October 7, 2012

Words and Symbols

One of McCloud's discussion points is that whenever we see a cartoon or a figure, or many other things in life, we put ourselves in it. One of the examples he used for this was just a simple drawing of a circle with two dots and a line drawn at the bottom. What I was able to connect from his point was that not only do we unconsciously jump to conclusions with drawings, but we do the same thing with words too. I can type the word "chair", and in your mind an image pops up of an item with four legs, a cushion and a back which has the purpose of allowing people to sit in it. It's interesting how we have been trained to associate one thing to another simply by the use of symbols, pictures or words, and how we can even interweave all of them together.

McCloud states that symbols fall into one category meant to represent concepts, ideas and philosophies; pictures are images meant to resemble their subjects, icons are meant to represent a person, place, thing or idea (p. 27), and that non pictorial icons have a fixed and absolute meaning (p.28). So where do words fall in? Where is the line that separates symbols from icons? I'd like to follow up this question by bringing up the example where McCloud made the distinction in the car accident. If one person driving a car is hit by another person driving a car, the victim says, "He hit me." rather than saying, "He drove his car into my car." Is this an example of an icon being misused? A symbol? Words? How does one get differentiated from the rest if they are being misused? Are they being misused at all, or are they being used properly as symbols or icons?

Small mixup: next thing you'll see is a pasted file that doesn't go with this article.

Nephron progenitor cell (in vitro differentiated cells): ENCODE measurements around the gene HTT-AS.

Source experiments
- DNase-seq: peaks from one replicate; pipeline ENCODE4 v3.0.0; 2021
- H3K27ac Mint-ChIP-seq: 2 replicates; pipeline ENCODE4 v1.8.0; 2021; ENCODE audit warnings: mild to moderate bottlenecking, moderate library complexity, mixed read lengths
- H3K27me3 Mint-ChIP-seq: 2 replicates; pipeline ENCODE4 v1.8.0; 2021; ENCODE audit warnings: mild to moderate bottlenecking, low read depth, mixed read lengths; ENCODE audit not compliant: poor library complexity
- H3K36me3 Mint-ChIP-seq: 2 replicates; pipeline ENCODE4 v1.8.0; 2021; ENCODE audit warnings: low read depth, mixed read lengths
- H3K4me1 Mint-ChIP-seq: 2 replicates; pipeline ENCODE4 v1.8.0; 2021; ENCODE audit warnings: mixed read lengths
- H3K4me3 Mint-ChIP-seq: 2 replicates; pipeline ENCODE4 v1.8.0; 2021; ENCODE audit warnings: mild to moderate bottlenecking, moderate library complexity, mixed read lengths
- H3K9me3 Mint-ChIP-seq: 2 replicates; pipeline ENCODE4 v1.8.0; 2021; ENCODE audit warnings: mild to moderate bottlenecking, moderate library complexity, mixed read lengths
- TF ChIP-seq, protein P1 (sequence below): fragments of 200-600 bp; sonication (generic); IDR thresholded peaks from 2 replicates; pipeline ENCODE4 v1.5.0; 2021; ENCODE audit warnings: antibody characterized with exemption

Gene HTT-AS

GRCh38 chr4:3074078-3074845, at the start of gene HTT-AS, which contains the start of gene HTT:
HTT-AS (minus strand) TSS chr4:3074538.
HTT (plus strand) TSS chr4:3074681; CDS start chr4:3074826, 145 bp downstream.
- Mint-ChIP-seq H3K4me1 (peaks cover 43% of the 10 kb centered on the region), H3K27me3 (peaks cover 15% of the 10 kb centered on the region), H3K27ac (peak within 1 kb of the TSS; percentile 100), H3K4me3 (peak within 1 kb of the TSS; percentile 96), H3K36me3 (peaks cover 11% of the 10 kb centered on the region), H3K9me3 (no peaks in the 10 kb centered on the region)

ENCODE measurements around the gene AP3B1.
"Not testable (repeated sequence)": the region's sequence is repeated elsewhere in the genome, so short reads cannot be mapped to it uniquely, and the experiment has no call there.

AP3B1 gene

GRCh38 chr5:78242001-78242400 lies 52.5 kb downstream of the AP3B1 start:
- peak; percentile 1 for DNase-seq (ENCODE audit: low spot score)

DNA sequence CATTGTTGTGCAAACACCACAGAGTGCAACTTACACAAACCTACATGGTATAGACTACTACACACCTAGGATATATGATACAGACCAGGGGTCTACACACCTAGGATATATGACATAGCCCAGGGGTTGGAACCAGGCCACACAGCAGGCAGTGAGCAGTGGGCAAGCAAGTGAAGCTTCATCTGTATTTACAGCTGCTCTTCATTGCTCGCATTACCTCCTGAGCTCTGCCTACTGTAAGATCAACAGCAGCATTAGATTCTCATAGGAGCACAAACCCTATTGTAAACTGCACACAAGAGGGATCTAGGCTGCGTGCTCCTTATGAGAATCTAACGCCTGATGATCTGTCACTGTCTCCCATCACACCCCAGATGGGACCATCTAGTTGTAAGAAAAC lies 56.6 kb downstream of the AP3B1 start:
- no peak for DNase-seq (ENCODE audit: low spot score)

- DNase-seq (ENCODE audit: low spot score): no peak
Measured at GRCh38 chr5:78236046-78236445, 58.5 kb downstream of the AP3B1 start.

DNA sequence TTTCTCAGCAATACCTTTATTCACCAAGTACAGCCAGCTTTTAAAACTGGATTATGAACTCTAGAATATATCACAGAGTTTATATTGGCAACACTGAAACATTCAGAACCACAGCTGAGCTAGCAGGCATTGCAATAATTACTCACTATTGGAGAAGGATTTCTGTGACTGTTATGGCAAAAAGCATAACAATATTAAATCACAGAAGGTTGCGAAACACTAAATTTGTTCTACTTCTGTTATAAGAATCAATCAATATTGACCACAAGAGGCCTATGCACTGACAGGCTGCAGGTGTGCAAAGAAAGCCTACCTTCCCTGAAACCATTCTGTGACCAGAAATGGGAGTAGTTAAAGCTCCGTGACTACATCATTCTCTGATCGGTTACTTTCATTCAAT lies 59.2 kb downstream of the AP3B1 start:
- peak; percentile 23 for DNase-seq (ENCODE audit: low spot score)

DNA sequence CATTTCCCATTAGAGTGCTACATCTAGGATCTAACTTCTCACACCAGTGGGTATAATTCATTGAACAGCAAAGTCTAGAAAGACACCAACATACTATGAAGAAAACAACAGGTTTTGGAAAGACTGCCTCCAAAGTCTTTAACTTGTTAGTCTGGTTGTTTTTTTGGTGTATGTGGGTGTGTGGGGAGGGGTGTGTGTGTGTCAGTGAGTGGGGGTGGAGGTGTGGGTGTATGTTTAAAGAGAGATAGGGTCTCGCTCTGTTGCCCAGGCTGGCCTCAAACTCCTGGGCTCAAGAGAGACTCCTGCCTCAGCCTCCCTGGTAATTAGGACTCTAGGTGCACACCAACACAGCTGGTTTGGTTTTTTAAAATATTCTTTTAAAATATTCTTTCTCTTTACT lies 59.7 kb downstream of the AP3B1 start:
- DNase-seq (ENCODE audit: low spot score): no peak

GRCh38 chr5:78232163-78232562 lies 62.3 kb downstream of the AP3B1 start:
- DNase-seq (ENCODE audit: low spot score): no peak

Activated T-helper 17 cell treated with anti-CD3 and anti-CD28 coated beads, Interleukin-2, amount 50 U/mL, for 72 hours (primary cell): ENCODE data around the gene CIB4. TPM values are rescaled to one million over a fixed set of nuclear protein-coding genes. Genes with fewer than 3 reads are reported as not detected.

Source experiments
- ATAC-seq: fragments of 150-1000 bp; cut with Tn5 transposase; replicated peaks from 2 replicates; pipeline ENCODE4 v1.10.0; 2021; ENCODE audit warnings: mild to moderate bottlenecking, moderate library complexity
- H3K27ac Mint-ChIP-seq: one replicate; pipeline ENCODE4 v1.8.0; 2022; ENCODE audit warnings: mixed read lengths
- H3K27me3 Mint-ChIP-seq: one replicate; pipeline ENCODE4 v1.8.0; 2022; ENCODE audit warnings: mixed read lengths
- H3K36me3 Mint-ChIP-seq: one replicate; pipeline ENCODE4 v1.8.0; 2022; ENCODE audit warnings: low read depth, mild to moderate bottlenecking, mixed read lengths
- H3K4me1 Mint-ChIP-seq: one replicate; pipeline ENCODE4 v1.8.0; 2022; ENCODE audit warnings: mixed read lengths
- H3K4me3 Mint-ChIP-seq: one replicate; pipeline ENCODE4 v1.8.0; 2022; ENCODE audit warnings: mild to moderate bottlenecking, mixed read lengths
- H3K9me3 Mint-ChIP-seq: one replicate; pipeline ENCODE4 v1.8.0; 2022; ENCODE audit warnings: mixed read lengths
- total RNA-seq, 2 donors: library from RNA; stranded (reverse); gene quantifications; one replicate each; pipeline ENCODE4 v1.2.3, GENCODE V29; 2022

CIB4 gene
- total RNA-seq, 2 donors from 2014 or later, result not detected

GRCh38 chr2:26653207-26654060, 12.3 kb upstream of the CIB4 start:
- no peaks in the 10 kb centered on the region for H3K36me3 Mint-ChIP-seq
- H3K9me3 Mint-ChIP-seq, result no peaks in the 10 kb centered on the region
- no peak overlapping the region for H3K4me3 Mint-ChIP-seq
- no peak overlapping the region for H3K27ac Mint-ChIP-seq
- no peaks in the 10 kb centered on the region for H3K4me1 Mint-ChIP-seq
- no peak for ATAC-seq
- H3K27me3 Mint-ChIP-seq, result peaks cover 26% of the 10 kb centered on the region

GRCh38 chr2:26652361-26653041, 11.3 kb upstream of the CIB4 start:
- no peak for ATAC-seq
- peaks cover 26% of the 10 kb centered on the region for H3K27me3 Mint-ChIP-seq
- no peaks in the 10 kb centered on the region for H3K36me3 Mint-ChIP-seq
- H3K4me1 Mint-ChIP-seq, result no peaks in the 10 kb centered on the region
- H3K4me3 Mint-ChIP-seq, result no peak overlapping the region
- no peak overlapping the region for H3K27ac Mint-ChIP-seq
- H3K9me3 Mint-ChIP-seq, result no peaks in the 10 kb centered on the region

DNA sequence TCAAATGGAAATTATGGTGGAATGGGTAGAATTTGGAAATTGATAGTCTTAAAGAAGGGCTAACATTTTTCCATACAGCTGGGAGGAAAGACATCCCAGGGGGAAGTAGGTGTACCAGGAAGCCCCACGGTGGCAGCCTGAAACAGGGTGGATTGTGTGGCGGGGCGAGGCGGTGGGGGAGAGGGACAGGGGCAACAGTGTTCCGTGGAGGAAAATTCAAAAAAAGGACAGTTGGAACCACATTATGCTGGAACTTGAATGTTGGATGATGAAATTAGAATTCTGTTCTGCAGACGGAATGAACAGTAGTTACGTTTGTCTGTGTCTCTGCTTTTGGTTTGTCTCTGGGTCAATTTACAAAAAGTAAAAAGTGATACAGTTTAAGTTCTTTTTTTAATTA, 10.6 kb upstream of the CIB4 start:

Kari K

1 comment:

gabyjoe21 said...

Great point, Mccloud did a great job in depicting this point and it directly correlates with what we have discussed in the class so far. The idea the we relay things that we interact with and read with what we have already experienced in our own live has been recurrent in this unit. What make comic strips so successful is that the illustrations make it easier for readers to input themselves into the scene.

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